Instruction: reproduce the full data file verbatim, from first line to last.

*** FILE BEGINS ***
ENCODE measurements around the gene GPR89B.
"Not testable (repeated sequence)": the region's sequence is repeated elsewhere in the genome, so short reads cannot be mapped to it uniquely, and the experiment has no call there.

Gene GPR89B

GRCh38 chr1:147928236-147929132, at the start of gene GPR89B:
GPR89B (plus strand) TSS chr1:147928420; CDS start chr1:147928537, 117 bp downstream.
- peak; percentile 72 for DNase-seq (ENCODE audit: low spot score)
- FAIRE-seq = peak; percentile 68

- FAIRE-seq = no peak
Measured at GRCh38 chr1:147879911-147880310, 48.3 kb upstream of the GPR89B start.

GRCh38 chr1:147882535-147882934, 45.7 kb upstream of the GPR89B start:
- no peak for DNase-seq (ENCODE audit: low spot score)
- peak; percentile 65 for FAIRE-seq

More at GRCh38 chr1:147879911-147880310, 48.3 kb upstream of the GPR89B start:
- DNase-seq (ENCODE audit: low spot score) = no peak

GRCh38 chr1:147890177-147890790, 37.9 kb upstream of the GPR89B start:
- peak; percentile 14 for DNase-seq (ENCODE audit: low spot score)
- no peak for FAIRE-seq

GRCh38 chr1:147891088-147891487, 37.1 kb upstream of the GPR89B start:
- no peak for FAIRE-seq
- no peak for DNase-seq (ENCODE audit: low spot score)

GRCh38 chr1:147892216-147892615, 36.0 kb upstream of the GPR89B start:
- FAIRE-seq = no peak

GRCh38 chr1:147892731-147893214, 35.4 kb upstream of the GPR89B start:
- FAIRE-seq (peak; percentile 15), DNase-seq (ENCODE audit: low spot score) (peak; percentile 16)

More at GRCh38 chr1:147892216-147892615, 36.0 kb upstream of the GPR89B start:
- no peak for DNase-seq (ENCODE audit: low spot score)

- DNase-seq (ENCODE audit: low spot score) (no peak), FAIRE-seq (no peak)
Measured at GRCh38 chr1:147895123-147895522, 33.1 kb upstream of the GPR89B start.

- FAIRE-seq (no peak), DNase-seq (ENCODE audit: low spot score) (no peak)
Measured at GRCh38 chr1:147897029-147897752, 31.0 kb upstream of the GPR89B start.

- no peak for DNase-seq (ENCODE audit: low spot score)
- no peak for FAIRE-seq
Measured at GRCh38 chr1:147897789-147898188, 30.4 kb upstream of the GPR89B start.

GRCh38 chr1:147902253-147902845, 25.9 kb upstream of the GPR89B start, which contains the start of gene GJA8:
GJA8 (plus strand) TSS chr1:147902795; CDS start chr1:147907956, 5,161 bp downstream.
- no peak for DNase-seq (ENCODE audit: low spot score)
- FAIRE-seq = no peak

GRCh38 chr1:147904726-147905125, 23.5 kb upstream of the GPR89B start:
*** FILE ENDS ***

ENCODE measurements around the gene GPR89B.
"Not testable (repeated sequence)": the region's sequence is repeated elsewhere in the genome, so short reads cannot be mapped to it uniquely, and the experiment has no call there.

Gene GPR89B

GRCh38 chr1:147928236-147929132, at the start of gene GPR89B:
GPR89B (plus strand) TSS chr1:147928420; CDS start chr1:147928537, 117 bp downstream.
- peak; percentile 72 for DNase-seq (ENCODE audit: low spot score)
- FAIRE-seq = peak; percentile 68

- FAIRE-seq = no peak
Measured at GRCh38 chr1:147879911-147880310, 48.3 kb upstream of the GPR89B start.

GRCh38 chr1:147882535-147882934, 45.7 kb upstream of the GPR89B start:
- no peak for DNase-seq (ENCODE audit: low spot score)
- peak; percentile 65 for FAIRE-seq

More at GRCh38 chr1:147879911-147880310, 48.3 kb upstream of the GPR89B start:
- DNase-seq (ENCODE audit: low spot score) = no peak

GRCh38 chr1:147890177-147890790, 37.9 kb upstream of the GPR89B start:
- peak; percentile 14 for DNase-seq (ENCODE audit: low spot score)
- no peak for FAIRE-seq

GRCh38 chr1:147891088-147891487, 37.1 kb upstream of the GPR89B start:
- no peak for FAIRE-seq
- no peak for DNase-seq (ENCODE audit: low spot score)

GRCh38 chr1:147892216-147892615, 36.0 kb upstream of the GPR89B start:
- FAIRE-seq = no peak

GRCh38 chr1:147892731-147893214, 35.4 kb upstream of the GPR89B start:
- FAIRE-seq (peak; percentile 15), DNase-seq (ENCODE audit: low spot score) (peak; percentile 16)

More at GRCh38 chr1:147892216-147892615, 36.0 kb upstream of the GPR89B start:
- no peak for DNase-seq (ENCODE audit: low spot score)

- DNase-seq (ENCODE audit: low spot score) (no peak), FAIRE-seq (no peak)
Measured at GRCh38 chr1:147895123-147895522, 33.1 kb upstream of the GPR89B start.

- FAIRE-seq (no peak), DNase-seq (ENCODE audit: low spot score) (no peak)
Measured at GRCh38 chr1:147897029-147897752, 31.0 kb upstream of the GPR89B start.

- no peak for DNase-seq (ENCODE audit: low spot score)
- no peak for FAIRE-seq
Measured at GRCh38 chr1:147897789-147898188, 30.4 kb upstream of the GPR89B start.

GRCh38 chr1:147902253-147902845, 25.9 kb upstream of the GPR89B start, which contains the start of gene GJA8:
GJA8 (plus strand) TSS chr1:147902795; CDS start chr1:147907956, 5,161 bp downstream.
- no peak for DNase-seq (ENCODE audit: low spot score)
- FAIRE-seq = no peak

GRCh38 chr1:147904726-147905125, 23.5 kb upstream of the GPR89B start: